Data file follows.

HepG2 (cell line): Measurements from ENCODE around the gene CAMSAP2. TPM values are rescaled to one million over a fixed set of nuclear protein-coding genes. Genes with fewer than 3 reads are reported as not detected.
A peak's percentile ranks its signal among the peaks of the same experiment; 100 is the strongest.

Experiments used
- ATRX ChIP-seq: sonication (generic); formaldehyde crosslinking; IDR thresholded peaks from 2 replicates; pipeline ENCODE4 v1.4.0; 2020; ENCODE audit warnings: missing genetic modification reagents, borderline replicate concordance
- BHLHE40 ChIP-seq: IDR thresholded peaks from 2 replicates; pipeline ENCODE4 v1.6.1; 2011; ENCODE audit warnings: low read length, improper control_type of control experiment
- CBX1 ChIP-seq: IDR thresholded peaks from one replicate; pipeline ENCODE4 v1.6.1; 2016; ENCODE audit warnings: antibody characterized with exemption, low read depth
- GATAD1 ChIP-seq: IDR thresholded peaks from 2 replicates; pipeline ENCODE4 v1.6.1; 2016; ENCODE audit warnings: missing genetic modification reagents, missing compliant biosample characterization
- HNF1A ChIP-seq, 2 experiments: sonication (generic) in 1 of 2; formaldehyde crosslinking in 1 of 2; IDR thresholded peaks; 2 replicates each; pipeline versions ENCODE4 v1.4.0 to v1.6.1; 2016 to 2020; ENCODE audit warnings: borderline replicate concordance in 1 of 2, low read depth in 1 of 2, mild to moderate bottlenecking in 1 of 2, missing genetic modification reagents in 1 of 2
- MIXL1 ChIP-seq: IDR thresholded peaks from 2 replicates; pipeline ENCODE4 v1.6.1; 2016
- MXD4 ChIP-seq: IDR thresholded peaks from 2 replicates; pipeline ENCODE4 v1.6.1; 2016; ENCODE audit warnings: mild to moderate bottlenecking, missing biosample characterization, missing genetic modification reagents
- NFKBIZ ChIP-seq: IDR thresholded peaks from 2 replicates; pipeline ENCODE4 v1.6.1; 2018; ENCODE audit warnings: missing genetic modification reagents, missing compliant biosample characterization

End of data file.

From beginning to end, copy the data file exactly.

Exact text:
HepG2 (cell line): Measurements from ENCODE around the gene CAMSAP2. TPM values are rescaled to one million over a fixed set of nuclear protein-coding genes. Genes with fewer than 3 reads are reported as not detected.
A peak's percentile ranks its signal among the peaks of the same experiment; 100 is the strongest.

Experiments used
- ATRX ChIP-seq: sonication (generic); formaldehyde crosslinking; IDR thresholded peaks from 2 replicates; pipeline ENCODE4 v1.4.0; 2020; ENCODE audit warnings: missing genetic modification reagents, borderline replicate concordance
- BHLHE40 ChIP-seq: IDR thresholded peaks from 2 replicates; pipeline ENCODE4 v1.6.1; 2011; ENCODE audit warnings: low read length, improper control_type of control experiment
- CBX1 ChIP-seq: IDR thresholded peaks from one replicate; pipeline ENCODE4 v1.6.1; 2016; ENCODE audit warnings: antibody characterized with exemption, low read depth
- GATAD1 ChIP-seq: IDR thresholded peaks from 2 replicates; pipeline ENCODE4 v1.6.1; 2016; ENCODE audit warnings: missing genetic modification reagents, missing compliant biosample characterization
- HNF1A ChIP-seq, 2 experiments: sonication (generic) in 1 of 2; formaldehyde crosslinking in 1 of 2; IDR thresholded peaks; 2 replicates each; pipeline versions ENCODE4 v1.4.0 to v1.6.1; 2016 to 2020; ENCODE audit warnings: borderline replicate concordance in 1 of 2, low read depth in 1 of 2, mild to moderate bottlenecking in 1 of 2, missing genetic modification reagents in 1 of 2
- MIXL1 ChIP-seq: IDR thresholded peaks from 2 replicates; pipeline ENCODE4 v1.6.1; 2016
- MXD4 ChIP-seq: IDR thresholded peaks from 2 replicates; pipeline ENCODE4 v1.6.1; 2016; ENCODE audit warnings: mild to moderate bottlenecking, missing biosample characterization, missing genetic modification reagents
- NFKBIZ ChIP-seq: IDR thresholded peaks from 2 replicates; pipeline ENCODE4 v1.6.1; 2018; ENCODE audit warnings: missing genetic modification reagents, missing compliant biosample characterization